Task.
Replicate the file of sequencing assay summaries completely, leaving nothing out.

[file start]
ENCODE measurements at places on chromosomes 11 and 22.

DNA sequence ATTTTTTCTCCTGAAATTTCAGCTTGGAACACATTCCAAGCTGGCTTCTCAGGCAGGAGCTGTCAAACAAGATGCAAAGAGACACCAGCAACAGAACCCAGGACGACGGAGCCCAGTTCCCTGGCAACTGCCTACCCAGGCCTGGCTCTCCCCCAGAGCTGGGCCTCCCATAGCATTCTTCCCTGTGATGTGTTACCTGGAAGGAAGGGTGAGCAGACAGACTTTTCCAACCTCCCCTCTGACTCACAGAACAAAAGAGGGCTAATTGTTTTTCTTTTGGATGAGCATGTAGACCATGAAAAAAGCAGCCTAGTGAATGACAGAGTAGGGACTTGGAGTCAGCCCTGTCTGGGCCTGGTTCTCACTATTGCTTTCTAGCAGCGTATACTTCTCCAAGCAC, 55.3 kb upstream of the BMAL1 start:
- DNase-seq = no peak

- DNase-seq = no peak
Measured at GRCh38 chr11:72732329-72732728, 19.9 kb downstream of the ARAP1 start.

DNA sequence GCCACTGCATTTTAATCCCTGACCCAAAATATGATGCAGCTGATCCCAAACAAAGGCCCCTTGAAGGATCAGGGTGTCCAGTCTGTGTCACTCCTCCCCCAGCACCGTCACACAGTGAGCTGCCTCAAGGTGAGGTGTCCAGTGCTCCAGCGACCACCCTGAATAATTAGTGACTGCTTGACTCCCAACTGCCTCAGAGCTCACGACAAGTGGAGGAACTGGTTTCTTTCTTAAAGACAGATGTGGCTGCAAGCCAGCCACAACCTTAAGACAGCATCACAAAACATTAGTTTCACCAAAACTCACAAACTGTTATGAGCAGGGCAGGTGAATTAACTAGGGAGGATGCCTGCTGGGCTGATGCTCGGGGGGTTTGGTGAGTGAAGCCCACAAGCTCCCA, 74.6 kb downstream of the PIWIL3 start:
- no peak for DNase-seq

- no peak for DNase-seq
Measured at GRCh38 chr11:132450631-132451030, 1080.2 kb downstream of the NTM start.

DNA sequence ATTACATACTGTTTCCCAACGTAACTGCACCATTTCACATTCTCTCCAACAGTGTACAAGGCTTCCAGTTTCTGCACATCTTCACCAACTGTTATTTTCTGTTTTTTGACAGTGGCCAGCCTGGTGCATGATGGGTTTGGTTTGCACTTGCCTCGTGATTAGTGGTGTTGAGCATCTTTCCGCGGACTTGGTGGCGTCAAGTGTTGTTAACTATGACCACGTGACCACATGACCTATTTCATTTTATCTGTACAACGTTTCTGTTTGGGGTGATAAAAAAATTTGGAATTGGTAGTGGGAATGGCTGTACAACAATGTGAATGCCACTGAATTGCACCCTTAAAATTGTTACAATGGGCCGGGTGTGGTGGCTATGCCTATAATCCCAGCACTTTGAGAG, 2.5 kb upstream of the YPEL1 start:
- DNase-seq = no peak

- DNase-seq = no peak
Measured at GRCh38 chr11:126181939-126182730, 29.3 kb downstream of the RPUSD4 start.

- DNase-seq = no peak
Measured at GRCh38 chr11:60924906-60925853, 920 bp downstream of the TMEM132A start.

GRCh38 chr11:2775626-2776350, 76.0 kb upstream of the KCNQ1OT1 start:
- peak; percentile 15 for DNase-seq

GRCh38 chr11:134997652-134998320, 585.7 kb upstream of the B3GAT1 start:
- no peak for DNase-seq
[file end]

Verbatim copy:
ENCODE measurements at places on chromosomes 11 and 22.

DNA sequence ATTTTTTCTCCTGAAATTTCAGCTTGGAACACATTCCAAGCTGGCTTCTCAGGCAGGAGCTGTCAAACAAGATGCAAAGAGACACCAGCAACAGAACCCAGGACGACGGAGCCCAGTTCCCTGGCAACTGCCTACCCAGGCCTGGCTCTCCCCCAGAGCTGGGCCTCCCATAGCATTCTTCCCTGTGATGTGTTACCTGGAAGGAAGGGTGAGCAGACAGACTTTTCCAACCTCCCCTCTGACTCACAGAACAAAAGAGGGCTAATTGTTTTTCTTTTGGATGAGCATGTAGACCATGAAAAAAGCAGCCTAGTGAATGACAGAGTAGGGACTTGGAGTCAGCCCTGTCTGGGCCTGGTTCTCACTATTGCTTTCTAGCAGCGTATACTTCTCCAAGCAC, 55.3 kb upstream of the BMAL1 start:
- DNase-seq = no peak

- DNase-seq = no peak
Measured at GRCh38 chr11:72732329-72732728, 19.9 kb downstream of the ARAP1 start.

DNA sequence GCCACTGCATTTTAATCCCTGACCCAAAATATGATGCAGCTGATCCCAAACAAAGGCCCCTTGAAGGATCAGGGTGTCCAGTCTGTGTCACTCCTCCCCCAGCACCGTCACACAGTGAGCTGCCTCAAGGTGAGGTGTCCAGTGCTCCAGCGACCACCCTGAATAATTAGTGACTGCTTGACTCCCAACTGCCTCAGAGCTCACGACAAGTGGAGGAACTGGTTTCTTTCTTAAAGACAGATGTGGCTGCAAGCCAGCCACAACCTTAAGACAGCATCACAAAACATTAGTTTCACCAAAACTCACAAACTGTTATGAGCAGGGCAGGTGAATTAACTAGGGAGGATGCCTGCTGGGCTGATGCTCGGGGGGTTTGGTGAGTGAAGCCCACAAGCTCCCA, 74.6 kb downstream of the PIWIL3 start:
- no peak for DNase-seq

- no peak for DNase-seq
Measured at GRCh38 chr11:132450631-132451030, 1080.2 kb downstream of the NTM start.

DNA sequence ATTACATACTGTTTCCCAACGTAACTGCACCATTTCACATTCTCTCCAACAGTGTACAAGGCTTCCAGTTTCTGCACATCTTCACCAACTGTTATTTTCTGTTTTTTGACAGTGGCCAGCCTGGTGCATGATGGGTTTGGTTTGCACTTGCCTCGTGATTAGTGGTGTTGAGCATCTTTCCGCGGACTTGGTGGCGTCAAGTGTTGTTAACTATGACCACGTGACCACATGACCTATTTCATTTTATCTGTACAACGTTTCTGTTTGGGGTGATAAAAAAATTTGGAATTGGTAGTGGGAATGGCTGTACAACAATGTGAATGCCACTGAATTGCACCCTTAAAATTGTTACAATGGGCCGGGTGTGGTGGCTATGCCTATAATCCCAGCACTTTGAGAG, 2.5 kb upstream of the YPEL1 start:
- DNase-seq = no peak

- DNase-seq = no peak
Measured at GRCh38 chr11:126181939-126182730, 29.3 kb downstream of the RPUSD4 start.

- DNase-seq = no peak
Measured at GRCh38 chr11:60924906-60925853, 920 bp downstream of the TMEM132A start.

GRCh38 chr11:2775626-2776350, 76.0 kb upstream of the KCNQ1OT1 start:
- peak; percentile 15 for DNase-seq

GRCh38 chr11:134997652-134998320, 585.7 kb upstream of the B3GAT1 start:
- no peak for DNase-seq